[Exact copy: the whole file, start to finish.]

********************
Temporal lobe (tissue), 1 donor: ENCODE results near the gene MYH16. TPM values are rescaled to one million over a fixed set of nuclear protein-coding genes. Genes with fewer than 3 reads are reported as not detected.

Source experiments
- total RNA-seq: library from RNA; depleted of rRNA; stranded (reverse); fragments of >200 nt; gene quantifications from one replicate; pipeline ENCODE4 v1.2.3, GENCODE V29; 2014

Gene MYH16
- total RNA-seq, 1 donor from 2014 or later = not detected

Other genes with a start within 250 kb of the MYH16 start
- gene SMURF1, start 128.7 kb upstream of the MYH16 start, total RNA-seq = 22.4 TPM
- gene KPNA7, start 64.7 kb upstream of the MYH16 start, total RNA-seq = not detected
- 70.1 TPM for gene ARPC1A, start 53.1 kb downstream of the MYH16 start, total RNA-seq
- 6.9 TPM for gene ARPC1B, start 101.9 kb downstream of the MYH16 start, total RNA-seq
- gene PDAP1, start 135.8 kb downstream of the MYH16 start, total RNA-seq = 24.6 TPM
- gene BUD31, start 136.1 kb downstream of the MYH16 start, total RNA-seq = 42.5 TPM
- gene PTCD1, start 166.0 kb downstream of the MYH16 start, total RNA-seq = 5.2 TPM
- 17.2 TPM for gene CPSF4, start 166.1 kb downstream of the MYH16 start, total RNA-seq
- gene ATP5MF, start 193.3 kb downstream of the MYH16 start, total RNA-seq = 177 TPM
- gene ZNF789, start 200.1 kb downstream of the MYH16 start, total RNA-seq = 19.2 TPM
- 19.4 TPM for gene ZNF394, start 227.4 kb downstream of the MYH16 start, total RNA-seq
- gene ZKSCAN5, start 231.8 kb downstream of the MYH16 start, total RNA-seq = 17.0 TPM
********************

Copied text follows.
Temporal lobe (tissue), 1 donor: ENCODE results near the gene MYH16. TPM values are rescaled to one million over a fixed set of nuclear protein-coding genes. Genes with fewer than 3 reads are reported as not detected.

Source experiments
- total RNA-seq: library from RNA; depleted of rRNA; stranded (reverse); fragments of >200 nt; gene quantifications from one replicate; pipeline ENCODE4 v1.2.3, GENCODE V29; 2014

Gene MYH16
- total RNA-seq, 1 donor from 2014 or later = not detected

Other genes with a start within 250 kb of the MYH16 start
- gene SMURF1, start 128.7 kb upstream of the MYH16 start, total RNA-seq = 22.4 TPM
- gene KPNA7, start 64.7 kb upstream of the MYH16 start, total RNA-seq = not detected
- 70.1 TPM for gene ARPC1A, start 53.1 kb downstream of the MYH16 start, total RNA-seq
- 6.9 TPM for gene ARPC1B, start 101.9 kb downstream of the MYH16 start, total RNA-seq
- gene PDAP1, start 135.8 kb downstream of the MYH16 start, total RNA-seq = 24.6 TPM
- gene BUD31, start 136.1 kb downstream of the MYH16 start, total RNA-seq = 42.5 TPM
- gene PTCD1, start 166.0 kb downstream of the MYH16 start, total RNA-seq = 5.2 TPM
- 17.2 TPM for gene CPSF4, start 166.1 kb downstream of the MYH16 start, total RNA-seq
- gene ATP5MF, start 193.3 kb downstream of the MYH16 start, total RNA-seq = 177 TPM
- gene ZNF789, start 200.1 kb downstream of the MYH16 start, total RNA-seq = 19.2 TPM
- 19.4 TPM for gene ZNF394, start 227.4 kb downstream of the MYH16 start, total RNA-seq
- gene ZKSCAN5, start 231.8 kb downstream of the MYH16 start, total RNA-seq = 17.0 TPM